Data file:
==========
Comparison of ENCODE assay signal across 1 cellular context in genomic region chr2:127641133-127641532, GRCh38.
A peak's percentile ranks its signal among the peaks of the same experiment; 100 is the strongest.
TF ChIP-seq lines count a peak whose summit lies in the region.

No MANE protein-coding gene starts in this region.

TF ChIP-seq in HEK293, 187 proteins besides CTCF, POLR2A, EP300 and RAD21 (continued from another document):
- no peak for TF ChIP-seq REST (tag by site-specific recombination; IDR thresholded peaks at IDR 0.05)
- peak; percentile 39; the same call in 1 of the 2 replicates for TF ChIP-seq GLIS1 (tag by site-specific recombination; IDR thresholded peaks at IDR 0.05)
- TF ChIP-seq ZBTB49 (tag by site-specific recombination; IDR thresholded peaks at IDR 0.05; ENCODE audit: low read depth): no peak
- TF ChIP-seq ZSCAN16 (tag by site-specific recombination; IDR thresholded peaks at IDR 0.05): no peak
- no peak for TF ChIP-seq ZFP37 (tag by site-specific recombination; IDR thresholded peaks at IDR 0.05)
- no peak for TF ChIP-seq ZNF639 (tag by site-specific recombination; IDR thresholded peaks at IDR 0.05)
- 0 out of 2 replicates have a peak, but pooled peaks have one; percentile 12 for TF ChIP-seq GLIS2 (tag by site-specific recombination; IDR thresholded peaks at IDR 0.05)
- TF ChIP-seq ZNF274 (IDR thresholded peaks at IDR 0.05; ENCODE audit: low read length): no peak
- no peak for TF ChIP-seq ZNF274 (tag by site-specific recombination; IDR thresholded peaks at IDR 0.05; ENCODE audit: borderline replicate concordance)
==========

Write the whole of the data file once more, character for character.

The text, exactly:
Comparison of ENCODE assay signal across 1 cellular context in genomic region chr2:127641133-127641532, GRCh38.
A peak's percentile ranks its signal among the peaks of the same experiment; 100 is the strongest.
TF ChIP-seq lines count a peak whose summit lies in the region.

No MANE protein-coding gene starts in this region.

TF ChIP-seq in HEK293, 187 proteins besides CTCF, POLR2A, EP300 and RAD21 (continued from another document):
- no peak for TF ChIP-seq REST (tag by site-specific recombination; IDR thresholded peaks at IDR 0.05)
- peak; percentile 39; the same call in 1 of the 2 replicates for TF ChIP-seq GLIS1 (tag by site-specific recombination; IDR thresholded peaks at IDR 0.05)
- TF ChIP-seq ZBTB49 (tag by site-specific recombination; IDR thresholded peaks at IDR 0.05; ENCODE audit: low read depth): no peak
- TF ChIP-seq ZSCAN16 (tag by site-specific recombination; IDR thresholded peaks at IDR 0.05): no peak
- no peak for TF ChIP-seq ZFP37 (tag by site-specific recombination; IDR thresholded peaks at IDR 0.05)
- no peak for TF ChIP-seq ZNF639 (tag by site-specific recombination; IDR thresholded peaks at IDR 0.05)
- 0 out of 2 replicates have a peak, but pooled peaks have one; percentile 12 for TF ChIP-seq GLIS2 (tag by site-specific recombination; IDR thresholded peaks at IDR 0.05)
- TF ChIP-seq ZNF274 (IDR thresholded peaks at IDR 0.05; ENCODE audit: low read length): no peak
- no peak for TF ChIP-seq ZNF274 (tag by site-specific recombination; IDR thresholded peaks at IDR 0.05; ENCODE audit: borderline replicate concordance)